You've done it. You've taken the bull by the horns, you've quit your day job and you've started your business. You love what you do and it feels awesome to have the flexibility to set your own schedule and be your own boss. You're living the dream, my friend!
Except you're not. Something feels... off. You're working your tail off, and yes, you are getting enquiries, invitations to speak at events and so on. But if you have that feeling in the pit of your stomach that something isn't right -- you don't feel valued or respected, or worse, you feel taken advantage of -- then it's time to set stronger boundaries in your business.
This is an especially tough call for those of us in helping professions -- whether it's coaching, counselling, or any type of physical or emotional healing, we want to be generous and giving.
Of course we do. But as we're reminded during safety announcements on flights, we need to put our oxygen masks on first before we help others. Because if we're collapsed in a heap on the ground, we can't help anyone, can we?
Here are three tips for setting better boundaries and taking care of yourself as you're building your business.
Set your house rules
When I worked in the corporate world, each company I worked for had a framed document placed prominently in the office that displayed the company's values. What they stand for and how they choose to operate.
I have something similar, only it includes my house rules for my business. In it I outline what I will and won't accept, how I will be treated and what I will be compensated for. I outline the maximum amount of pro bono speeches I will give each year, and for whom.
Also listed there is who I will give free advice to, how much and for what period of time. This may sound pedantic, but it's necessary because -- spoiler alert -- I made these mistakes when I started out. Having these ground rules marked down in black and white are a solid reminder of the lessons I learned.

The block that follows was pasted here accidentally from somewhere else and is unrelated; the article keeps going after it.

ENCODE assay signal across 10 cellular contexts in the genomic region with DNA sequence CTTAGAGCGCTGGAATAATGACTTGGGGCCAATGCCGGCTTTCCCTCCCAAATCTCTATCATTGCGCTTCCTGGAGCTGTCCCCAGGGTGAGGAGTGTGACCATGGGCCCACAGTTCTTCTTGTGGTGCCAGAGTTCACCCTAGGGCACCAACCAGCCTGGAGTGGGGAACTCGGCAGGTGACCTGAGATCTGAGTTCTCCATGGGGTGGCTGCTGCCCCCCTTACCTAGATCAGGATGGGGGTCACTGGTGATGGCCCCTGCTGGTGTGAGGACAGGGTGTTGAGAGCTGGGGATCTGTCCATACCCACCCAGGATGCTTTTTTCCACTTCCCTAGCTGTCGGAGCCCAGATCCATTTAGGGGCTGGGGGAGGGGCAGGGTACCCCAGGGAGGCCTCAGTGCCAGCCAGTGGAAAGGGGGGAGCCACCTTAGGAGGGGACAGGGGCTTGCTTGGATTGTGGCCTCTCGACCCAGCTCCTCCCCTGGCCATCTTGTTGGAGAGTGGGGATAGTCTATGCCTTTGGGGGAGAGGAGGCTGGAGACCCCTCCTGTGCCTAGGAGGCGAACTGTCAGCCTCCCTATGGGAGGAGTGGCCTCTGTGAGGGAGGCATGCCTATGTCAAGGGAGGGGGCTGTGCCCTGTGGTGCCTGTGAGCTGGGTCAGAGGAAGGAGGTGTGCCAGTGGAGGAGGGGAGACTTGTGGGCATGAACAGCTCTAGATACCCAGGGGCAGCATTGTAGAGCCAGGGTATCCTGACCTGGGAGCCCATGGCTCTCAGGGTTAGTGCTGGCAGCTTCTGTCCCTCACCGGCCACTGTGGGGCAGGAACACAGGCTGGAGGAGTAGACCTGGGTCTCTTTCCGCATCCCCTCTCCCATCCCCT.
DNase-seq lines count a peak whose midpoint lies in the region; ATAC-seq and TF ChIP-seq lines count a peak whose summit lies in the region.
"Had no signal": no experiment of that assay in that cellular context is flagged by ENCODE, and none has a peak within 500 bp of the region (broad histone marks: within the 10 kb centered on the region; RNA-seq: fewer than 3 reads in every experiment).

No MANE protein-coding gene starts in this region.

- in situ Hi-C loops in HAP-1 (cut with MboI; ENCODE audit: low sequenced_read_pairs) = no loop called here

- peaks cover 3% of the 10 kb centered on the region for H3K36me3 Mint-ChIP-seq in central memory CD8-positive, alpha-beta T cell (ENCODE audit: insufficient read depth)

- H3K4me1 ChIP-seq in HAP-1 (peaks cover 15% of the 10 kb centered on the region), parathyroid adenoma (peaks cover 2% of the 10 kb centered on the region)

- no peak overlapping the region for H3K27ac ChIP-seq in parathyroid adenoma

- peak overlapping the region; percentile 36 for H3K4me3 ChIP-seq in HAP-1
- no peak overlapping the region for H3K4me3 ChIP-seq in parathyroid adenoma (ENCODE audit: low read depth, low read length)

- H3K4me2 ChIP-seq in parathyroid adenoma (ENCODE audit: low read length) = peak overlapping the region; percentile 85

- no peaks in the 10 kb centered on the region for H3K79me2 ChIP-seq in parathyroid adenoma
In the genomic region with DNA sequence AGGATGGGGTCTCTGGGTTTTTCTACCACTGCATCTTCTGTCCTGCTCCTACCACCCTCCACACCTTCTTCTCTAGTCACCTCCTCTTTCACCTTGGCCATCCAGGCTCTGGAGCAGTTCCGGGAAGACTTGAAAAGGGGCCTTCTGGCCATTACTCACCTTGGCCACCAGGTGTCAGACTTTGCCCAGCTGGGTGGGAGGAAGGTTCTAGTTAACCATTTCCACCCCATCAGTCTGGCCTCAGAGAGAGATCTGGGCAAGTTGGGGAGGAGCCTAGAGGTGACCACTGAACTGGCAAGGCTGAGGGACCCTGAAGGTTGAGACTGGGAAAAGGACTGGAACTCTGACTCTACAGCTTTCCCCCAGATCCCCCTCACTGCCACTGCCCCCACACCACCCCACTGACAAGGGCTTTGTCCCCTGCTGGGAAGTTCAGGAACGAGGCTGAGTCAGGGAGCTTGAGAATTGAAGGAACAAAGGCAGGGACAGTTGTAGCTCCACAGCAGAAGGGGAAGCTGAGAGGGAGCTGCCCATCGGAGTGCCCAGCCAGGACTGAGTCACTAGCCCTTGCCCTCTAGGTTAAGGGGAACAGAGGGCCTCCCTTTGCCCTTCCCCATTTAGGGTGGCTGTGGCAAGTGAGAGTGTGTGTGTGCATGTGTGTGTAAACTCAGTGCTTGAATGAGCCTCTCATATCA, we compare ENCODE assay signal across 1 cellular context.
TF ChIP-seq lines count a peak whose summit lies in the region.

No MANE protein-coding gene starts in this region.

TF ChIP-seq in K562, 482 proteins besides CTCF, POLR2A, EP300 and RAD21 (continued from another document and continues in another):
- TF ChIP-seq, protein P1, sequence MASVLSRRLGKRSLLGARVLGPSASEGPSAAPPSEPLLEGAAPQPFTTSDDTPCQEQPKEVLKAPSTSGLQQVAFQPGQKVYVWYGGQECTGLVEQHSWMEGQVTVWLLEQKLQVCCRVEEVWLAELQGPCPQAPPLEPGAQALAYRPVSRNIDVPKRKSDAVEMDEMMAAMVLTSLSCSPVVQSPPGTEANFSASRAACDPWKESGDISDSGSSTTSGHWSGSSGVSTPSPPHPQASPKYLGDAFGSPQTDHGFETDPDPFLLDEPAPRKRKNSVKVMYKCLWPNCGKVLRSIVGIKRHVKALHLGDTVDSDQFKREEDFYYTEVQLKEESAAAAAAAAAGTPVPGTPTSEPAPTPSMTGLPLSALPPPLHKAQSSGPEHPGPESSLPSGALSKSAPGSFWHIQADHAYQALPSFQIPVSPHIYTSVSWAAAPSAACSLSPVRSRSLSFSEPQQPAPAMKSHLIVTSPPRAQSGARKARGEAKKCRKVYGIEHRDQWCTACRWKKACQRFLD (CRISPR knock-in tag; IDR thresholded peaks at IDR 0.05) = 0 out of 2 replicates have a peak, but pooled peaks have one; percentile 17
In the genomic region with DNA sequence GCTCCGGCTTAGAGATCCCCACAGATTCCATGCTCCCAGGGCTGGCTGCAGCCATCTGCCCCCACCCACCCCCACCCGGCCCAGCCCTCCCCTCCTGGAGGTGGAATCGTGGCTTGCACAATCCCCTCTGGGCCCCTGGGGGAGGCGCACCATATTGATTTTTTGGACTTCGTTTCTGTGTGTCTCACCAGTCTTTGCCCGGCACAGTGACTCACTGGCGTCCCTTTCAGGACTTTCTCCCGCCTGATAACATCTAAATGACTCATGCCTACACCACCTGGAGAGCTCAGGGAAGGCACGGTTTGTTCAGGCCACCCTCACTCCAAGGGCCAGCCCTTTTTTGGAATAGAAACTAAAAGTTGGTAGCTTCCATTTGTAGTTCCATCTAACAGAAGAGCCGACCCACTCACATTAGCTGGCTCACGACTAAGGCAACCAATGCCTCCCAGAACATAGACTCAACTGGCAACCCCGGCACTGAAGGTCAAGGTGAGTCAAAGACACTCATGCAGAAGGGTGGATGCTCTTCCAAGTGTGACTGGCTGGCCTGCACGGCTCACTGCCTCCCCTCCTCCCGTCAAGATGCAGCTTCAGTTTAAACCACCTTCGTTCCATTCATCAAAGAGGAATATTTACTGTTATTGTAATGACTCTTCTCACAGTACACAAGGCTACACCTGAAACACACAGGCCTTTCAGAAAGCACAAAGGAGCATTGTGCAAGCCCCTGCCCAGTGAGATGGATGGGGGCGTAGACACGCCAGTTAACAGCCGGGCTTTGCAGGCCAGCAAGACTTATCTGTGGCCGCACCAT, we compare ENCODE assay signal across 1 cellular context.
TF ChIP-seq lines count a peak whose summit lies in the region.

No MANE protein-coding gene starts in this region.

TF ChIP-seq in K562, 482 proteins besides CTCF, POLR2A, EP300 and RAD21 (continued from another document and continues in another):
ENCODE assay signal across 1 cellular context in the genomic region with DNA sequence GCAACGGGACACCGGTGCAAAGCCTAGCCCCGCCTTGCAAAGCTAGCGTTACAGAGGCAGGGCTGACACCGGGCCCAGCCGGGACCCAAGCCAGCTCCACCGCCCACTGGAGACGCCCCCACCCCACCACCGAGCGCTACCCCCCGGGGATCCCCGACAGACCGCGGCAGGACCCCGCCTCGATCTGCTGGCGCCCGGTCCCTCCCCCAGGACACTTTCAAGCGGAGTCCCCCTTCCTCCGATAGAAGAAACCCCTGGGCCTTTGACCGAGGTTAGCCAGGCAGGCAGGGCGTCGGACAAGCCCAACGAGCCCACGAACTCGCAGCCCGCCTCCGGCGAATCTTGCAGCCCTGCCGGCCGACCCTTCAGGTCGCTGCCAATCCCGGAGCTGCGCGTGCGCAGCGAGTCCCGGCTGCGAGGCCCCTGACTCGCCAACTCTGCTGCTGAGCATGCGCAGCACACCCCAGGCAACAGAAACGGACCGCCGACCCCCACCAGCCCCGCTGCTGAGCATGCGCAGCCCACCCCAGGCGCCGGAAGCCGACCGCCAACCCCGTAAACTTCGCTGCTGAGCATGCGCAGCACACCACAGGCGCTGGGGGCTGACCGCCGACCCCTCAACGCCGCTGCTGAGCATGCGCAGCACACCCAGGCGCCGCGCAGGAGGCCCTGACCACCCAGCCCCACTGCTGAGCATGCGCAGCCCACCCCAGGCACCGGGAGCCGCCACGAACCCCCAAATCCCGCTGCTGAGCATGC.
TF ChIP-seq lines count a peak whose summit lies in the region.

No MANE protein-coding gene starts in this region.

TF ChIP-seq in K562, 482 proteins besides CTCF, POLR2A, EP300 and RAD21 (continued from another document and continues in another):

They also serve as a helpful guide when emotions are running high and I need to make a decision on next steps based on logic rather than feelings. Try it!
Have a contract and a scope of work
I know it doesn't sound super sexy, but it's essential you have a solid scope of work when starting out with a client. Include it with a contract, plus your payment terms, and have both you and your client sign and date it.
Obviously the details of this scope of work will vary greatly depending on your industry, but as a general rule of thumb make sure to write down what is included in the work, quantify it in solid numbers (hours, number of sessions and such), and specify the timeframe of your work together.
It sets expectations from the client's point of view, and also helps you to prevent the dreaded "scope creep." And let's face it. Nobody likes a scope creeper.
Reassess your self worth
They say the state of your business as a solopreneur is a direct reflection of how you feel about yourself. This is totally woo-woo of course, but I've also found it to be absolutely true.
In situations where I was giving it away for free -- too many pro bono speeches, doling out free information to people who refused to cough up the dough to work with me, doing extra work and not asking for adequate payment -- I took a good hard look at myself.
Why was I doing this? Why didn't I view my services as high value? Was I afraid to ask for what I wanted? In what other areas of my life had this been a pattern? And yep, you guessed it, I called in all the coaches and counsellors of the day to help me figure this sh*t out.
Turns out I found it tough to assert my needs, which stemmed from personal relationships and was spilling over into my business. Who knew!
Point is, you cannot look at your personal life and business life in complete isolation. One gives you clues on the other. And you are doing yourself a great disservice if you don't connect the dots.
I believe in you. YOU believe in you and your vision. And I trust these tips will help you as you go out into the world and build your empire.
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